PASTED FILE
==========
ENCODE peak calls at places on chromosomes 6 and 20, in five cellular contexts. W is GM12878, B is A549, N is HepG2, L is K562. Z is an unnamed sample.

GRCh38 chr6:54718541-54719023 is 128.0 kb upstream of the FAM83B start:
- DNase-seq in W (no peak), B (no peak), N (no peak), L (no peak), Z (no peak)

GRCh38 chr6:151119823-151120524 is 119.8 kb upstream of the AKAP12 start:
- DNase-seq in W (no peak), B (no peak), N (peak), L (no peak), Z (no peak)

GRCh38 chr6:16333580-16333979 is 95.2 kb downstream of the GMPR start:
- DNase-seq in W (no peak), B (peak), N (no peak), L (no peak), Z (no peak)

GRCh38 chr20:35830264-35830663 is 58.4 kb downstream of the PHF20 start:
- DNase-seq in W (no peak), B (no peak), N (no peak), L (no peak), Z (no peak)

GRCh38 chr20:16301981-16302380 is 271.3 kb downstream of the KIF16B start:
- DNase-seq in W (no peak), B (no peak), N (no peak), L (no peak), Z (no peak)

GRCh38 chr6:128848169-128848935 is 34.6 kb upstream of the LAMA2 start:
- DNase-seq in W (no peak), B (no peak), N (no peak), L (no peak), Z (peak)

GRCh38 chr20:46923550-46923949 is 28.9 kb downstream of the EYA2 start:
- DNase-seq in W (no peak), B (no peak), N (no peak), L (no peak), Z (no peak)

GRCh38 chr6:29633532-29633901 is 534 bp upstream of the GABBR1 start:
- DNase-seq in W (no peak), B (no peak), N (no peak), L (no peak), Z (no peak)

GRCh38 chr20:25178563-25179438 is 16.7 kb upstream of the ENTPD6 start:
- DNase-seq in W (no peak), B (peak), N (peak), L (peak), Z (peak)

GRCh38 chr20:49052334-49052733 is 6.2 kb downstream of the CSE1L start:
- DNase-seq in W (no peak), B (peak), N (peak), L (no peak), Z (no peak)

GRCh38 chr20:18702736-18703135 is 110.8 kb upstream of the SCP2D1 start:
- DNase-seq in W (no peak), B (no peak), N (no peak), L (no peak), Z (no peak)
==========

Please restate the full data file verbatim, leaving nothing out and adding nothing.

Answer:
ENCODE peak calls at places on chromosomes 6 and 20, in five cellular contexts. W is GM12878, B is A549, N is HepG2, L is K562. Z is an unnamed sample.

GRCh38 chr6:54718541-54719023 is 128.0 kb upstream of the FAM83B start:
- DNase-seq in W (no peak), B (no peak), N (no peak), L (no peak), Z (no peak)

GRCh38 chr6:151119823-151120524 is 119.8 kb upstream of the AKAP12 start:
- DNase-seq in W (no peak), B (no peak), N (peak), L (no peak), Z (no peak)

GRCh38 chr6:16333580-16333979 is 95.2 kb downstream of the GMPR start:
- DNase-seq in W (no peak), B (peak), N (no peak), L (no peak), Z (no peak)

GRCh38 chr20:35830264-35830663 is 58.4 kb downstream of the PHF20 start:
- DNase-seq in W (no peak), B (no peak), N (no peak), L (no peak), Z (no peak)

GRCh38 chr20:16301981-16302380 is 271.3 kb downstream of the KIF16B start:
- DNase-seq in W (no peak), B (no peak), N (no peak), L (no peak), Z (no peak)

GRCh38 chr6:128848169-128848935 is 34.6 kb upstream of the LAMA2 start:
- DNase-seq in W (no peak), B (no peak), N (no peak), L (no peak), Z (peak)

GRCh38 chr20:46923550-46923949 is 28.9 kb downstream of the EYA2 start:
- DNase-seq in W (no peak), B (no peak), N (no peak), L (no peak), Z (no peak)

GRCh38 chr6:29633532-29633901 is 534 bp upstream of the GABBR1 start:
- DNase-seq in W (no peak), B (no peak), N (no peak), L (no peak), Z (no peak)

GRCh38 chr20:25178563-25179438 is 16.7 kb upstream of the ENTPD6 start:
- DNase-seq in W (no peak), B (peak), N (peak), L (peak), Z (peak)

GRCh38 chr20:49052334-49052733 is 6.2 kb downstream of the CSE1L start:
- DNase-seq in W (no peak), B (peak), N (peak), L (no peak), Z (no peak)

GRCh38 chr20:18702736-18703135 is 110.8 kb upstream of the SCP2D1 start:
- DNase-seq in W (no peak), B (no peak), N (no peak), L (no peak), Z (no peak)